According to some Christian outlooks we were made for another world. Perhaps, rather, we were made for this world to recreate, reclaim, redeem, and renew unto God's future
aspiration by the power of His Spirit. - R.E. Slater
Our eschatological ethos is to love. To stand with those who are oppressed. To stand against those who are oppressing. It is that simple. Love is our only calling and Christian Hope. - R.E. Slater
Secularization theory has been massively falsified. We don't live in an age of secularity. We live in an age of explosive, pervasive religiosity... an age of religious pluralism. - Peter L. Berger
Exploring the edge of life and faith in a post-everything world. - Todd Littleton
I don't need another reason to believe, your love is all around for me to see. – anon
Thou art our need; and in giving us more of thyself thou givest us all. - Khalil Gibran, Prayer XXIII
Be careful what you pretend to be. You become what you pretend to be. - Kurt Vonnegut
Religious beliefs, far from being primary, are often shaped and adjusted by our social goals. - Jim Forest
People, even more than things, need to be restored, renewed, revived, reclaimed, and redeemed; never throw out anyone. – anon
Certainly God's love has made fools of us all. - R.E. Slater
An apocalyptic Christian faith doesn't wait for Jesus to come, but for Jesus to become in our midst. - R.E. Slater
Christian belief in God begins with the cross and resurrection of Jesus, not with rational apologetics. - Eberhard Jüngel, Jürgen Moltmann
Our knowledge of God is through the 'I-Thou' encounter, not in finding God at the end of a syllogism or argument. There is a grave danger in any Christian treatment of God as an object. The God of Jesus Christ and Scripture is irreducibly subject and never made as an object, a force, a power, or a principle that can be manipulated. - Emil Brunner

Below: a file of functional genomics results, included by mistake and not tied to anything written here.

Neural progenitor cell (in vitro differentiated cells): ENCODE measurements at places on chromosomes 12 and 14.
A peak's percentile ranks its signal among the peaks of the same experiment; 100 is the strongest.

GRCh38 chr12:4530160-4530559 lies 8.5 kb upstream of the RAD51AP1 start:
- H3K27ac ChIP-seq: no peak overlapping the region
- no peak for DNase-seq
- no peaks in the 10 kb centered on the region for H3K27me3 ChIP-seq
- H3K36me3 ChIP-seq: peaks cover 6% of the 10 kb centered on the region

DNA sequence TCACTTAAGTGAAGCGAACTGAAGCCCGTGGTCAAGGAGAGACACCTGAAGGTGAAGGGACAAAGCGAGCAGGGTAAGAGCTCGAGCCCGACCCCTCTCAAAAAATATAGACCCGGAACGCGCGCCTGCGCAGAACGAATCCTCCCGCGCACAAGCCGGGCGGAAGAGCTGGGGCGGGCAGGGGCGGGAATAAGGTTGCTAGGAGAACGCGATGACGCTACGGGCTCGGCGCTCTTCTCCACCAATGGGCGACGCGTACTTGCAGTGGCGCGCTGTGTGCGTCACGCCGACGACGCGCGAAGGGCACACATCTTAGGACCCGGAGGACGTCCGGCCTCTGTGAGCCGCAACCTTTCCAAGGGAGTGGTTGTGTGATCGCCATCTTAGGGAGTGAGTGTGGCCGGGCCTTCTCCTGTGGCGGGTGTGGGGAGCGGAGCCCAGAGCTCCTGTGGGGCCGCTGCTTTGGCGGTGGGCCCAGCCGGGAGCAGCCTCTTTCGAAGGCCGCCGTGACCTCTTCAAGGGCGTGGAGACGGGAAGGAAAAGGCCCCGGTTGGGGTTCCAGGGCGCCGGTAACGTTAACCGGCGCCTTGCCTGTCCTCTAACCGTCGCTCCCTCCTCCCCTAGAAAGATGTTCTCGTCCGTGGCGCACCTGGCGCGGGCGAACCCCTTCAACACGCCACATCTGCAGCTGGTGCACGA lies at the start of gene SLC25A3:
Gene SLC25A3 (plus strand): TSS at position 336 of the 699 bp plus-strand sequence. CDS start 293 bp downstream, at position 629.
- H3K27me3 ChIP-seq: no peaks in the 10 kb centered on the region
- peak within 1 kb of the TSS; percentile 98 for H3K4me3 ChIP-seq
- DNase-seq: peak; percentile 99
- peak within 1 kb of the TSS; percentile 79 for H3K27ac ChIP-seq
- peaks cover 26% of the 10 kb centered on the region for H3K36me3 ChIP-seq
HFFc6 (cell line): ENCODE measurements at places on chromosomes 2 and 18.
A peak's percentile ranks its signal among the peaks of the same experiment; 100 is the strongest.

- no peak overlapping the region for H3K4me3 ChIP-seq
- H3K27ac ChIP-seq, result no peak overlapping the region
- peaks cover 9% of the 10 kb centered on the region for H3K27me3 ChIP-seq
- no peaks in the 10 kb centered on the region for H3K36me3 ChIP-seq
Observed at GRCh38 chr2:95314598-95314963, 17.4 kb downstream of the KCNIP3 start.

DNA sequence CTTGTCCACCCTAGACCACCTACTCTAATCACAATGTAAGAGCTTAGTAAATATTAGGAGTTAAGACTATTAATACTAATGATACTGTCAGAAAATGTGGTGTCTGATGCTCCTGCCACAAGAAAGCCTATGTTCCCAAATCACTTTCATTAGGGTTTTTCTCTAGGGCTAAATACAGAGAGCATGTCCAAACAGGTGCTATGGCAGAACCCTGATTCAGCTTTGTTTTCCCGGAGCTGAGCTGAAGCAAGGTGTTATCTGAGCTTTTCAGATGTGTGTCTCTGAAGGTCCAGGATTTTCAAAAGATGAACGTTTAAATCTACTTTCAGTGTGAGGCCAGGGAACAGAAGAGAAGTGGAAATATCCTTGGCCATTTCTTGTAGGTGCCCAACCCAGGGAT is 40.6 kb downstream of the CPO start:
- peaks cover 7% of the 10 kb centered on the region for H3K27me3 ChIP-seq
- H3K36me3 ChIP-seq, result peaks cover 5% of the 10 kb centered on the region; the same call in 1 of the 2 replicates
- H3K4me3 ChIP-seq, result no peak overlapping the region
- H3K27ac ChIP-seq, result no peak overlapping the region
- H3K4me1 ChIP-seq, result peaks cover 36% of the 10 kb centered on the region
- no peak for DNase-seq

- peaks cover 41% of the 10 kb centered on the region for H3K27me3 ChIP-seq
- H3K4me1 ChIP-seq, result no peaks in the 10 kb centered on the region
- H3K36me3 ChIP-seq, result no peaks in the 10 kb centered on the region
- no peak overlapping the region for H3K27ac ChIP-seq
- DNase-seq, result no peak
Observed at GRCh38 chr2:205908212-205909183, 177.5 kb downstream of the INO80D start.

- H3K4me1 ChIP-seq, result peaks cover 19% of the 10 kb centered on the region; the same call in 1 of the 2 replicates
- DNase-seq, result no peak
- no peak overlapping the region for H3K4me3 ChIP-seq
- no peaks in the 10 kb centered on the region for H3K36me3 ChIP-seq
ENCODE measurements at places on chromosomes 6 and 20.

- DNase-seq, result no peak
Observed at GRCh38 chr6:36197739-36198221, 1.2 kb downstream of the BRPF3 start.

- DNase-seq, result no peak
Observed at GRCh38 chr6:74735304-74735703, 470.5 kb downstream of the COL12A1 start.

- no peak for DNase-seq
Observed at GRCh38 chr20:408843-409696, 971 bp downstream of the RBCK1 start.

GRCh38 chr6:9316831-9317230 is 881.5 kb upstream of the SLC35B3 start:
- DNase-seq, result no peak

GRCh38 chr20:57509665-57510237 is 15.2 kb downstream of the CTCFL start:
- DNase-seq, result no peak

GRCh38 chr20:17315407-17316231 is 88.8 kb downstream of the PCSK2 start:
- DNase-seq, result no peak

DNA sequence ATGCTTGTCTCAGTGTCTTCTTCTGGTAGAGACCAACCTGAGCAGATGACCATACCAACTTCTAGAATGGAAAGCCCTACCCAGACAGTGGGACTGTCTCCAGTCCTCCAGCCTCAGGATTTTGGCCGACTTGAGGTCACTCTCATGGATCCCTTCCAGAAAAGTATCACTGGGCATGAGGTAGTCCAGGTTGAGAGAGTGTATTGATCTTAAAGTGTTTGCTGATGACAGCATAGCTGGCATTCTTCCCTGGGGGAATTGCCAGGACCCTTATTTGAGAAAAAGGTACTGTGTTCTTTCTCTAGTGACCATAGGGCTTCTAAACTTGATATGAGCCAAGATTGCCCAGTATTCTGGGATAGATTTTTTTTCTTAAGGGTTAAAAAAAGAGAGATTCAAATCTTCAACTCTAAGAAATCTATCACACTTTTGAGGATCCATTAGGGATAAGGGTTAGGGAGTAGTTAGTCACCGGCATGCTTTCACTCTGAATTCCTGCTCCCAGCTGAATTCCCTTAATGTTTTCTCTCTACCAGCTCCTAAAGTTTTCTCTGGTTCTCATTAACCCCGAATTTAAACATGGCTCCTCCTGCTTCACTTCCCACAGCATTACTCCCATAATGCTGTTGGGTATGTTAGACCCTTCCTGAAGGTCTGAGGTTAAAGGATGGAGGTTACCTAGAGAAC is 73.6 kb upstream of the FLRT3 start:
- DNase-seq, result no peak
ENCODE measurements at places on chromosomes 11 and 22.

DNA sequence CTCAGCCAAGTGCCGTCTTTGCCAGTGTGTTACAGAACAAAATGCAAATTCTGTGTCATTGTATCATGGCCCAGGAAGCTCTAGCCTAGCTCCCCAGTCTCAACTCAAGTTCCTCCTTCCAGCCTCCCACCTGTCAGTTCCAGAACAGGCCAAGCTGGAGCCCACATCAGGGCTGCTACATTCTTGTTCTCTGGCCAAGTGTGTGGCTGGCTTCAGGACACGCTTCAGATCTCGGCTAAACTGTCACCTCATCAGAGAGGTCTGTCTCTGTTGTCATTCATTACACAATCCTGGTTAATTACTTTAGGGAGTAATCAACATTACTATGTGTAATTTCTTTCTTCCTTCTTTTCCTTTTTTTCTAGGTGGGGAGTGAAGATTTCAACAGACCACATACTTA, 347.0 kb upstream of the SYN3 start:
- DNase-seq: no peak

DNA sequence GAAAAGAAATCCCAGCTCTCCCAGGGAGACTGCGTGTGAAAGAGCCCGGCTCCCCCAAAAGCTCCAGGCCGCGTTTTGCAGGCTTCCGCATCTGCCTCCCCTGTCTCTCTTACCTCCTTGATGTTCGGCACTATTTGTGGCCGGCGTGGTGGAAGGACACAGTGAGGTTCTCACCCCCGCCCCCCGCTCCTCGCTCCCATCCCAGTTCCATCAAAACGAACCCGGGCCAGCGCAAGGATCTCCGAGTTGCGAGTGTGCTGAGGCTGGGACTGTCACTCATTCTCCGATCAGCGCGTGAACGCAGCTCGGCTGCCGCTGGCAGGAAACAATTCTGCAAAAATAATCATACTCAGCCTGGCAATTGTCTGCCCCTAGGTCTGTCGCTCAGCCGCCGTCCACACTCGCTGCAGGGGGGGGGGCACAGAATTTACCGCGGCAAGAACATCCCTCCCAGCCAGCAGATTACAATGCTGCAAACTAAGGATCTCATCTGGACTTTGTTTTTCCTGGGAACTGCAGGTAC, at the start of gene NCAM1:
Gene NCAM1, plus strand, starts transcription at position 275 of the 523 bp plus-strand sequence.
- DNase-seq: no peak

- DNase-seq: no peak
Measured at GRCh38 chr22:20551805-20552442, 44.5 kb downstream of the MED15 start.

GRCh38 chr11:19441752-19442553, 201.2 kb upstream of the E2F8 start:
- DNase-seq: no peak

Ehyeh Asher Ehyeh means "I will be that who I have yet to become." - God (Ex 3.14)
Our job is to love others without stopping to inquire whether or not they are worthy. - Thomas Merton
The church is God's world-changing social experiment of bringing unlikes and differents to the Eucharist/Communion table to share life with one another as a new kind of family. When this happens we show to the world what love, justice, peace, reconciliation, and life together is designed by God to be. The church is God's show-and-tell for the world to see how God wants us to live as a blended, global, polypluralistic family united with one will, by one Lord, and baptized by one Spirit. – anon
The cross that is planted at the heart of the history of the world cannot be uprooted. - Jacques Ellul
The Unity in whose loving presence the universe unfolds is inside each person as a call to welcome the stranger, protect animals and the earth, respect the dignity of each person, think new thoughts, and help bring about ecological civilizations. - John Cobb & Farhan A. Shah
If you board the wrong train it is of no use running along the corridors of the train in the other direction. - Dietrich Bonhoeffer
God's justice is restorative rather than punitive; His discipline is merciful rather than punishing; His power is made perfect in weakness; and His grace is sufficient for all. – anon
Our little [biblical] systems have their day; they have their day and cease to be. They are but broken lights of Thee, and Thou, O God art more than they. - Alfred Lord Tennyson
We can’t control God; God is uncontrollable. God can’t control us; God’s love is uncontrolling! - Thomas Jay Oord
Life in perspective but always in process... as we are relational beings in process to one another so life events are in process in relation to each event... as God is to Self, is to world, is to us... like Father, like sons and daughters, like events... life in process yet always in perspective. - R.E. Slater
Christian humanism is the belief that human freedom, individual conscience, and unencumbered rational inquiry are compatible with the practice of Christianity or even intrinsic in its doctrine. It represents a philosophical union of Christian faith and classical humanist principles. - Scott Postma
It is never wise to have a self-appointed religious institution determine a nation's moral code. The opportunities for moral compromise and failure are high; the moral codes and creeds